[21:43] Dr. Nzinga Harrison: I want to quote Ijeoma Oluo, whose quote I have been putting everywhere, everywhere, everywhere, everywhere. And this is really what I want to pin today’s episode on, because, y’all know, I’m highly emotional right now. So I’m at risk for just talking and talking and talking and not like giving some actual resources. And I don’t want to talk, talk, talk. Even though we need that, and we need to hear the emotion, I also want to be a little cognitive about it and sneak peek like thinking is one of my coping mechanisms. But I want to read this quote by Ijeoma Oluo. And this is gonna be a call to action for my In Recovery listeners, for all of us to make the commitment to be anti-racist. And so it says “the beauty of anti-racism is that you don’t have to pretend to be free of racism to be anti-racist. Anti-racism is the commitment to fight racism wherever you find it, including in yourself. And it’s the only way forward.” And I’m pointing this quote at all of us, because guess what, black people have internalized racism. There is no way not to. Everybody who has grown up in the United States of America, from the time we come out of the womb, we are inundated with images in media, we are inundated with policies and procedures, inundated with laws and regulations, and inundated with neighborhoods and experiences that ingrained racism. So our brains learn by patterns. And so there’s no way to not learn this pattern when it is being repeated over and over and over and over and over in your brains. 


[23:38] Dr. Nzinga Harrison: And so that quote has to point at me as a black person also. Like, when I see racism in myself towards black people, I have to be committed to fighting that racism as much as Claire, I’m asking you to be committed to fighting racism when you see it in yourself. I mean, like fighting in yourself, that is hard work. Sometimes the harder work is fighting it in somebody close to you, right? Your mom, your dad, your husband, your brother, your sister, your kids. I’m asking us to make the commitment to do that hard work. You know, what else is hard work? Fighting it in somebody who, for some reason, has more power than you, or in a system that has more power than you. And so I’m asking In Recovery listeners, make the commitment to do that hard work. And I know that does not come without risk. Raising your voice does not come without risk. But the same way we ask people on this podcast, we ask people with active addiction to show themselves, and take the risk of reaching out for help. We ask them to take the risk of helping somebody else with addiction. If we’re asking people with other addictions, substance use disorders, to do that work, then we have to ask ourselves to do that work for the addiction that is racism.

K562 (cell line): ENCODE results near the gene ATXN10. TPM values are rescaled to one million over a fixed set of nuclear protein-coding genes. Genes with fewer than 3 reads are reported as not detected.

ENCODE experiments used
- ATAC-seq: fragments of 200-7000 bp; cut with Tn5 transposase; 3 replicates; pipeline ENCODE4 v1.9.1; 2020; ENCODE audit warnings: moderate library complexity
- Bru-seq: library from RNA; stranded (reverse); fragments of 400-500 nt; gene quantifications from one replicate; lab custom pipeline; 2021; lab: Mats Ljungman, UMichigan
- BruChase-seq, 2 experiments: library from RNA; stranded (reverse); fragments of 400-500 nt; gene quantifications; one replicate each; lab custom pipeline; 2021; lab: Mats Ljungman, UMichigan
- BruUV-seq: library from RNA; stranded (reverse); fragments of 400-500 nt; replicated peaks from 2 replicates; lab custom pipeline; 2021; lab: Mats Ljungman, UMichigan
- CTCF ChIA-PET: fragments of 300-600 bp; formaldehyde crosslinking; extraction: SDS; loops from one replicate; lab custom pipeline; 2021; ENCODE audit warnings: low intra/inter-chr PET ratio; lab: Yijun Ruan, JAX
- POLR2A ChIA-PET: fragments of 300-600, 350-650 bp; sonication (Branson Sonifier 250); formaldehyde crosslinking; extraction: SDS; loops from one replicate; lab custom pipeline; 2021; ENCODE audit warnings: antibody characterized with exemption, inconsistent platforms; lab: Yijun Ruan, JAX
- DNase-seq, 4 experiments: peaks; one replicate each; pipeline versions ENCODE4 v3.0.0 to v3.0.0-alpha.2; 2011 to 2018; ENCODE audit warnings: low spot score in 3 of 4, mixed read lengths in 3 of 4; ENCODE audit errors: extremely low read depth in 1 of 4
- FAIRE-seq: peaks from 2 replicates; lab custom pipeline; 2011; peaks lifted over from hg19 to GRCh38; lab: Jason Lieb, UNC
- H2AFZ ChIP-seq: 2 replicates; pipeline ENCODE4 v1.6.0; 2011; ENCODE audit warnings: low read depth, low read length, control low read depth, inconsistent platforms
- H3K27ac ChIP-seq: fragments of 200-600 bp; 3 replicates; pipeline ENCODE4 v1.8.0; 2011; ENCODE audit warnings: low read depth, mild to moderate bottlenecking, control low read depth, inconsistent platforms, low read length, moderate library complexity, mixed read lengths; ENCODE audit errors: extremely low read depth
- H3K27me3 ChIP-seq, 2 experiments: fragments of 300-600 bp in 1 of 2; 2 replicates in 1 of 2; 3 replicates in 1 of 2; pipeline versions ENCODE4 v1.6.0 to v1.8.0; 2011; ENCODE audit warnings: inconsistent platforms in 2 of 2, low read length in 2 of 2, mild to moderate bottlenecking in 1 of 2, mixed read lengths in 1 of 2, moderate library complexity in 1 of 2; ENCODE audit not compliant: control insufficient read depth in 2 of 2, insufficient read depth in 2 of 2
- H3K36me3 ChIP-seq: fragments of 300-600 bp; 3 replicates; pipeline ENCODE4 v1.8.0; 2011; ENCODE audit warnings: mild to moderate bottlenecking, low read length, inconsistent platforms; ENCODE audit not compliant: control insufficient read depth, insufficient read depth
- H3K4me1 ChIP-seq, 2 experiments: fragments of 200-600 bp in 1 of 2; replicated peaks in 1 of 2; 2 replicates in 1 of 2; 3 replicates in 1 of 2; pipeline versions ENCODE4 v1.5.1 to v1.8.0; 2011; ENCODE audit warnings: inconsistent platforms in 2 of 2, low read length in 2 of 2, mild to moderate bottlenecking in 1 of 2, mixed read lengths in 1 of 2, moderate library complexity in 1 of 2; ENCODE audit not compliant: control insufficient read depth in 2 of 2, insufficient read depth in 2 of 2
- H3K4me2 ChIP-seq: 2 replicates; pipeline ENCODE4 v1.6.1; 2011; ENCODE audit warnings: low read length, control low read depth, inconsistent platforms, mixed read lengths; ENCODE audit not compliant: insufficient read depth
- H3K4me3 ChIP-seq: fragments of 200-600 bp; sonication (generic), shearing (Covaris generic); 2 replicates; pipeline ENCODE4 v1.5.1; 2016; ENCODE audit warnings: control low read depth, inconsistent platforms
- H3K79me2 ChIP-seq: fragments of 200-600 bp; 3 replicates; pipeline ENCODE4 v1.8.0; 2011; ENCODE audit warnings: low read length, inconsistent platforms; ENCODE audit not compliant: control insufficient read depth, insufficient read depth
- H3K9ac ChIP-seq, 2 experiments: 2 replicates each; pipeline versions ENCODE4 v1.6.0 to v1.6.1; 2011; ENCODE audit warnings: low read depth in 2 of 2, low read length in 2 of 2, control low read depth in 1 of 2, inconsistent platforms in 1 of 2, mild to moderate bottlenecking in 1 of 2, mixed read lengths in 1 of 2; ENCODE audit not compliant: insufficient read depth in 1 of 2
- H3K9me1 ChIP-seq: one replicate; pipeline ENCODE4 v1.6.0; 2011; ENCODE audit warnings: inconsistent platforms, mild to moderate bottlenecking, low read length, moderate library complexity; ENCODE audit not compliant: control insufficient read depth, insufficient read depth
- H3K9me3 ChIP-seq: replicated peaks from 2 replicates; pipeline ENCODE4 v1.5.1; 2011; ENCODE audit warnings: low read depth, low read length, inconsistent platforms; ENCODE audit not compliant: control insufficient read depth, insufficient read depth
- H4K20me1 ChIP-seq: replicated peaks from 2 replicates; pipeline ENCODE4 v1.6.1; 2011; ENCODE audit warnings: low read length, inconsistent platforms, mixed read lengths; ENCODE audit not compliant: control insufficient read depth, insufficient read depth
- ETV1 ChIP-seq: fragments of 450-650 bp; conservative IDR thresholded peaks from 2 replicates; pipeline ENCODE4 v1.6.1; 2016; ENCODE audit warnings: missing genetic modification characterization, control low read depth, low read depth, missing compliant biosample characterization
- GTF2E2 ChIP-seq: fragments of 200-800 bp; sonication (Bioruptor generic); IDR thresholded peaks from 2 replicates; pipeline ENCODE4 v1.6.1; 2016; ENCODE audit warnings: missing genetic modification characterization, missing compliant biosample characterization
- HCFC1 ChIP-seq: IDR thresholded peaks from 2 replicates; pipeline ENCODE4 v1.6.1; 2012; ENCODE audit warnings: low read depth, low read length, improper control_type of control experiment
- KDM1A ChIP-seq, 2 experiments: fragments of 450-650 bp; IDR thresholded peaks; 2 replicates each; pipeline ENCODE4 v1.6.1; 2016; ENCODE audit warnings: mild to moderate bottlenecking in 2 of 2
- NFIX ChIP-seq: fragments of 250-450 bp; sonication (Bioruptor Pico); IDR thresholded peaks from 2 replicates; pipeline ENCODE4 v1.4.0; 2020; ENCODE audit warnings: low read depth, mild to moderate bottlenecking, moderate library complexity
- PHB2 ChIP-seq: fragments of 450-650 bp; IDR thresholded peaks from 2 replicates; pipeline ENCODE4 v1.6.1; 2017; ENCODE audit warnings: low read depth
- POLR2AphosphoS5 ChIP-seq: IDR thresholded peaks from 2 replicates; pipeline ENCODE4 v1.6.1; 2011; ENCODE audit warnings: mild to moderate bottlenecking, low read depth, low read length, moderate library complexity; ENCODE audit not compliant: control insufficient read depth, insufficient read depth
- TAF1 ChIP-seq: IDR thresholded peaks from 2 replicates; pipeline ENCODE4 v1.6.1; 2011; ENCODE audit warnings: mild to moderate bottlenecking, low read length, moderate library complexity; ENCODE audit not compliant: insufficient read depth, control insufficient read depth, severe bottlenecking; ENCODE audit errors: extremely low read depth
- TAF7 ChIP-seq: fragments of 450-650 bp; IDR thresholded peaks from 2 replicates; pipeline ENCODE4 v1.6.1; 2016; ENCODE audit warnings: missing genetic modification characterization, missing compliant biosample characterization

[25:14] Dr. Nzinga Harrison: And so I’ll take this moment to just share my effusive gratitude for Eleanor Health. I’m a co-founder at Eleanor Health. And so on Saturday, I emailed a picture — because I’ve been on fire, if you follow me on social media, I’ve been on fire! Posting, posting, posting, posting. My brother Reggie put up just this black box with a white quote on it that said, “It’s not the words of our enemies that we’ll remember, it’s the silence of our friends.” And I forwarded that to the leadership team at Eleanor Health. And I said, we cannot be silent. And so I was like, I see a few opportunities kind of with our existing meeting cadence to talk about this in the company and I was like, we have an extended leadership team meeting this week. I think we should touch on it for a few minutes there. Give them the heads up. We have our all-hands meeting, where everybody in the company gets together every week as part of our coronavirus response. And so in that meeting every week, we have a moment of silence. It’s called the Covid moment. So I think we should repurpose the Covid moment to be in solidarity, a solidarity moment. And so I was not worried that I would get any response other than, “of course.”